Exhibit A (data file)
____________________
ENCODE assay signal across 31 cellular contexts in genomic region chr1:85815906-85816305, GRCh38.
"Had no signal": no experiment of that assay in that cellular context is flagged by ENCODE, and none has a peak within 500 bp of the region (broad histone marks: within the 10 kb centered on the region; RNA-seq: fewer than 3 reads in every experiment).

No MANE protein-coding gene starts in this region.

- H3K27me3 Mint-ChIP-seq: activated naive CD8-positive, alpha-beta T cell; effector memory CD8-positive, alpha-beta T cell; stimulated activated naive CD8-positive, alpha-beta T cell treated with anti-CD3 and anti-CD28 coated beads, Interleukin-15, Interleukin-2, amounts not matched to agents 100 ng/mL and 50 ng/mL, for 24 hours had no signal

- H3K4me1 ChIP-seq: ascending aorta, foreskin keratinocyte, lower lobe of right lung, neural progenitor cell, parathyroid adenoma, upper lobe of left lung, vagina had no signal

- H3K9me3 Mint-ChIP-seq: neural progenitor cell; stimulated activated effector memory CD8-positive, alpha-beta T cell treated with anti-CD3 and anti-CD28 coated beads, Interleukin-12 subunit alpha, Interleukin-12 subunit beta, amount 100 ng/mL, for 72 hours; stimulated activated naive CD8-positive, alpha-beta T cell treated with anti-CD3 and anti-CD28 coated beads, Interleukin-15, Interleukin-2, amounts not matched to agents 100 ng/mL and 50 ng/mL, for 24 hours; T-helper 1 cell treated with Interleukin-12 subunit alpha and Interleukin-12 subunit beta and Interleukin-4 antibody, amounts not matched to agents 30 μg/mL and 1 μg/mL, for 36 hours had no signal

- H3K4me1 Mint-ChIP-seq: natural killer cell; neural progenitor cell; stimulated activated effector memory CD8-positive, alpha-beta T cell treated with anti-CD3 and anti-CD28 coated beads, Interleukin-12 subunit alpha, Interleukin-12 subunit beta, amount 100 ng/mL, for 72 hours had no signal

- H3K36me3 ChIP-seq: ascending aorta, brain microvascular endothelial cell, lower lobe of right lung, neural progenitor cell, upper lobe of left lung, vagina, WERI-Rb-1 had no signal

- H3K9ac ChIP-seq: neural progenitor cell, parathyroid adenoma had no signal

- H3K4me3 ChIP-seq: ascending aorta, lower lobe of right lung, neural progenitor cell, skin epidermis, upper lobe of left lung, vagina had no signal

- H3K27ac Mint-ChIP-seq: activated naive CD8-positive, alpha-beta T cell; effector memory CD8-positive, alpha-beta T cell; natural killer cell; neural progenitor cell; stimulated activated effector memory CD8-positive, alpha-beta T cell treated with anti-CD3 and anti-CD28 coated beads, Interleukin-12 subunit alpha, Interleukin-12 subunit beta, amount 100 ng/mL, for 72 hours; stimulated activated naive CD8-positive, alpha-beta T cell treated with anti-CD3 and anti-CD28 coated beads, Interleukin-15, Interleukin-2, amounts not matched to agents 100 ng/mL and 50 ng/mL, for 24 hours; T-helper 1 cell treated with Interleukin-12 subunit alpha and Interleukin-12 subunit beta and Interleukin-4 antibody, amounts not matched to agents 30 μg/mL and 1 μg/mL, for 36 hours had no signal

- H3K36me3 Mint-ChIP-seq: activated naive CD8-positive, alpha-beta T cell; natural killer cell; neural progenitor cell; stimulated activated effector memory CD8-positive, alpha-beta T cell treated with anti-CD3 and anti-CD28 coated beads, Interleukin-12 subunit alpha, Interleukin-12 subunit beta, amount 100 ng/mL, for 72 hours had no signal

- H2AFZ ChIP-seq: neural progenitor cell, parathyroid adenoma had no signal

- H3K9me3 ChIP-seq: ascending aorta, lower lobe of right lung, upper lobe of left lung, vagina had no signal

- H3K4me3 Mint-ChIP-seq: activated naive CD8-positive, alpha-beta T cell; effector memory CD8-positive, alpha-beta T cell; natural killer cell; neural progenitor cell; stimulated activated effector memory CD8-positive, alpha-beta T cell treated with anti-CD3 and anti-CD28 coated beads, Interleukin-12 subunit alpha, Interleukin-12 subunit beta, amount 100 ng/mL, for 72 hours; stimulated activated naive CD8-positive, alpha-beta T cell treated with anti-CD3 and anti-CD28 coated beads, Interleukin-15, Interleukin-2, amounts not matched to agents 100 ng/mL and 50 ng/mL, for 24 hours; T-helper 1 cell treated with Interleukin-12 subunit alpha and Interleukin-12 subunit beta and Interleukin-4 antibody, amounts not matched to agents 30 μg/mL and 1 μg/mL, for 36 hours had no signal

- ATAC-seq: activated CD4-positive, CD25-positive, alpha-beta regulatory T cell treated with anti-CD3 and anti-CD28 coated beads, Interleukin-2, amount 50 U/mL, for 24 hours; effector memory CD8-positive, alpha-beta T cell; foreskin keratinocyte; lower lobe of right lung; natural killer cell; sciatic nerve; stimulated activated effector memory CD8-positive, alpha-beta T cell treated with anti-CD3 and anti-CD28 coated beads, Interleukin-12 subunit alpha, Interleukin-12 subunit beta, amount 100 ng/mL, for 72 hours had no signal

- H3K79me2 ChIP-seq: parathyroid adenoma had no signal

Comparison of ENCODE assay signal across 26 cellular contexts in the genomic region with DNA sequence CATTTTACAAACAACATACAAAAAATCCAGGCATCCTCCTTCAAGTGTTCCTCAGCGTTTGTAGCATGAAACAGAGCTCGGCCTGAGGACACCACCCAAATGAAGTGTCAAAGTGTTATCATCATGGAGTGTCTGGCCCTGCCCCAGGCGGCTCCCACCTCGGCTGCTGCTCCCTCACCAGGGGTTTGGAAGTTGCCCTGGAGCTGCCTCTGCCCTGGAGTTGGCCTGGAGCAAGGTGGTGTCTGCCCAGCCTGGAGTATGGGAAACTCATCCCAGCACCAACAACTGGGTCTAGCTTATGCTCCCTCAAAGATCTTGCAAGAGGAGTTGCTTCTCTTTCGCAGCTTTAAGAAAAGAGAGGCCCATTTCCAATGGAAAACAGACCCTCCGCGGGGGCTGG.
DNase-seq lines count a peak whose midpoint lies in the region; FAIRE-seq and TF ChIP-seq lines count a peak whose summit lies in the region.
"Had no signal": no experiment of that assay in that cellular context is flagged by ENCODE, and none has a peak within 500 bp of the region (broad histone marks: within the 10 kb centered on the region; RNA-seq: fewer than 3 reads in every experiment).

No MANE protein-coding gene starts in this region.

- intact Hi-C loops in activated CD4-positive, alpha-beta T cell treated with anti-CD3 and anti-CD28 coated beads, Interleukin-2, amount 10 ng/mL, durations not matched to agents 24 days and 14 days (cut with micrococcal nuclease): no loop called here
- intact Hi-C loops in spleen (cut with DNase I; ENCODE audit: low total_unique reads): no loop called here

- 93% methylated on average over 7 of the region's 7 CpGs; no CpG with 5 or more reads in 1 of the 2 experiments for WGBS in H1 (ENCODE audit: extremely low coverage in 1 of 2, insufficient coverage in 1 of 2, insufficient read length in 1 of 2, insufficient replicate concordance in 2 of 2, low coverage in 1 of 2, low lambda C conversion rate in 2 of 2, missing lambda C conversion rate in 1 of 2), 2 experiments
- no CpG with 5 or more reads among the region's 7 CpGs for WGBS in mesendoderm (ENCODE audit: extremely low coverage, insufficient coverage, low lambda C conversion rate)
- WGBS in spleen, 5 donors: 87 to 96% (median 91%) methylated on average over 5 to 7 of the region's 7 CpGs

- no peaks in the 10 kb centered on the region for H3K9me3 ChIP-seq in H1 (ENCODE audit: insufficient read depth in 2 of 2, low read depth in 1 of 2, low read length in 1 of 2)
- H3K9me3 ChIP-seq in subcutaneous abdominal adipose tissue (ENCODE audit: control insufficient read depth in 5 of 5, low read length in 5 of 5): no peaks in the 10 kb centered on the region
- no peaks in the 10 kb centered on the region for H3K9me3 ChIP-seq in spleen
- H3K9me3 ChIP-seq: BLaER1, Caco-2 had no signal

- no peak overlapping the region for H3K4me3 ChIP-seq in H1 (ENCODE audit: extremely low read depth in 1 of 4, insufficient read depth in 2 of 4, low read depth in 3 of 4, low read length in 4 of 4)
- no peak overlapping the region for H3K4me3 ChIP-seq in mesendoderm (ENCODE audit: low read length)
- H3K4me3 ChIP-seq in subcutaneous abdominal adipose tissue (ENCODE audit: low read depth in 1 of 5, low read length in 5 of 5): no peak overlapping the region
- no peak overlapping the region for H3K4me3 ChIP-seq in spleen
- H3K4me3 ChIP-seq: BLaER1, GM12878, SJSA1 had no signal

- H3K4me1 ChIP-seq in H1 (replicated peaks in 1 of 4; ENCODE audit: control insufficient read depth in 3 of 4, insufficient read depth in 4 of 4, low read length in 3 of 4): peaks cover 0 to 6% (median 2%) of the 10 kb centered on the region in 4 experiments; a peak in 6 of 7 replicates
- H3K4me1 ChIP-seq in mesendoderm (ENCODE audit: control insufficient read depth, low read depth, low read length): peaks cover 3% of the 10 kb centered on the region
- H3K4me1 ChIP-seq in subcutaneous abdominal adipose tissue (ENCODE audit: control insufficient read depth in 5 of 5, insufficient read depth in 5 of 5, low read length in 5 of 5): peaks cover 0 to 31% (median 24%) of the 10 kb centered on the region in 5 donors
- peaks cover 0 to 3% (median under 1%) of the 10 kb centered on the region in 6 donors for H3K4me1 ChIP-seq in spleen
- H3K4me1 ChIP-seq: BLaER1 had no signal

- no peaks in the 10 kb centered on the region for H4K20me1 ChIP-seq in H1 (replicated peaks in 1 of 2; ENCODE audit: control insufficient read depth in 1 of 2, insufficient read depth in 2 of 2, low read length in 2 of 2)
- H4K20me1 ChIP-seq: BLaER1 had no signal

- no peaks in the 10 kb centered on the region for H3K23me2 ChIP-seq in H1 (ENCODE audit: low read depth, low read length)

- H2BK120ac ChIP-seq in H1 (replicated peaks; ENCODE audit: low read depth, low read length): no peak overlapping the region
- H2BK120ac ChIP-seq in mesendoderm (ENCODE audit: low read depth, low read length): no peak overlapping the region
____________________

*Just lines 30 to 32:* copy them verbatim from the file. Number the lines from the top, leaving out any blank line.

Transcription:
- H3K9me3 ChIP-seq: BLaER1, Caco-2 had no signal

- no peak overlapping the region for H3K4me3 ChIP-seq in H1 (ENCODE audit: extremely low read depth in 1 of 4, insufficient read depth in 2 of 4, low read depth in 3 of 4, low read length in 4 of 4)
- no peak overlapping the region for H3K4me3 ChIP-seq in mesendoderm (ENCODE audit: low read length)